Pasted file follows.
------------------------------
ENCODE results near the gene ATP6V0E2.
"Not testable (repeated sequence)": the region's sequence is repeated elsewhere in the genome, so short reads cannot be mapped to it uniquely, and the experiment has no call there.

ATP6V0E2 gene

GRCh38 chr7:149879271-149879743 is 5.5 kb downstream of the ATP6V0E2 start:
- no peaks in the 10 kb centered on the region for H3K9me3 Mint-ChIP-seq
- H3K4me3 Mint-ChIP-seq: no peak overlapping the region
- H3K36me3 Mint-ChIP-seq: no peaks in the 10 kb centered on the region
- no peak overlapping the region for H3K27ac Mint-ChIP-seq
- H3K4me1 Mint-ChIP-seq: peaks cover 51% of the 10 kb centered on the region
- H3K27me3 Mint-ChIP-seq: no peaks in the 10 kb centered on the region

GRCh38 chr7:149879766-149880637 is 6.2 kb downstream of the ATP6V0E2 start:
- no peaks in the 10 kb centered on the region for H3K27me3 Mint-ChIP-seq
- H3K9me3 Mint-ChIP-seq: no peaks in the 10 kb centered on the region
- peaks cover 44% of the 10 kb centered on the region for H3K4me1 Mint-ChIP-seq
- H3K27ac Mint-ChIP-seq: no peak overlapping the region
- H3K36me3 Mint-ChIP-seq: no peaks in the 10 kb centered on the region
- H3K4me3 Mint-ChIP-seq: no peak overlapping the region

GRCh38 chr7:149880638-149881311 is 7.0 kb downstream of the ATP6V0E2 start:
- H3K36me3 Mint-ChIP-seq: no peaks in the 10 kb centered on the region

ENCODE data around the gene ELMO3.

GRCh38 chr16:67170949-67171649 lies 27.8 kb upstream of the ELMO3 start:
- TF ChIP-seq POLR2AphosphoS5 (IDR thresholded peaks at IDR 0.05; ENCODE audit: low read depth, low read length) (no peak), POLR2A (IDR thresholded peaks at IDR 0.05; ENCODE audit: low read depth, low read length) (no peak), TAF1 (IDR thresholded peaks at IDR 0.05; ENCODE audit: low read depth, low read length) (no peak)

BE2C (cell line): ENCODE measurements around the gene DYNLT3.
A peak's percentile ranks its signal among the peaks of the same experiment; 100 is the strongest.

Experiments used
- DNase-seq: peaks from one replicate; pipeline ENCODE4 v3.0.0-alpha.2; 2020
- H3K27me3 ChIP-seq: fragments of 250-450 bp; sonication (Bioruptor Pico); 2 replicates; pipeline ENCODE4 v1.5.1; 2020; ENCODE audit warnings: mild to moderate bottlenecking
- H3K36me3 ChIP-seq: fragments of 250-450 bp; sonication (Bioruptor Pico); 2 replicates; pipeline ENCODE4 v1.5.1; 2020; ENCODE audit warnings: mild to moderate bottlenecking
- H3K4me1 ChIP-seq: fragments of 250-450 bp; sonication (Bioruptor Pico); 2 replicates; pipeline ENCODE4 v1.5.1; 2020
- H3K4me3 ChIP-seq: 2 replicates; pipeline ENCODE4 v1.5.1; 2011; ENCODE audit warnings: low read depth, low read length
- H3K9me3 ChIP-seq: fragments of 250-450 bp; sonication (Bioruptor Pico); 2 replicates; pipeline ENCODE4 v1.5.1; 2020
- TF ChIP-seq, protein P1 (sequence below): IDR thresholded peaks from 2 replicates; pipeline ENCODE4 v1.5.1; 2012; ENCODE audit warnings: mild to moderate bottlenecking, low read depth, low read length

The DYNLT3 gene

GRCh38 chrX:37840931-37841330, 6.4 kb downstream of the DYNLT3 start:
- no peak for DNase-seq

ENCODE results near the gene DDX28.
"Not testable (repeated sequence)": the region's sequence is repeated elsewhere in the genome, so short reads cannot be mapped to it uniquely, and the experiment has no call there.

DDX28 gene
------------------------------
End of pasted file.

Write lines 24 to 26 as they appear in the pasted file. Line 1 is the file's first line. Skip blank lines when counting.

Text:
A peak's percentile ranks its signal among the peaks of the same experiment; 100 is the strongest.

Experiments used
- DNase-seq: peaks from one replicate; pipeline ENCODE4 v3.0.0-alpha.2; 2020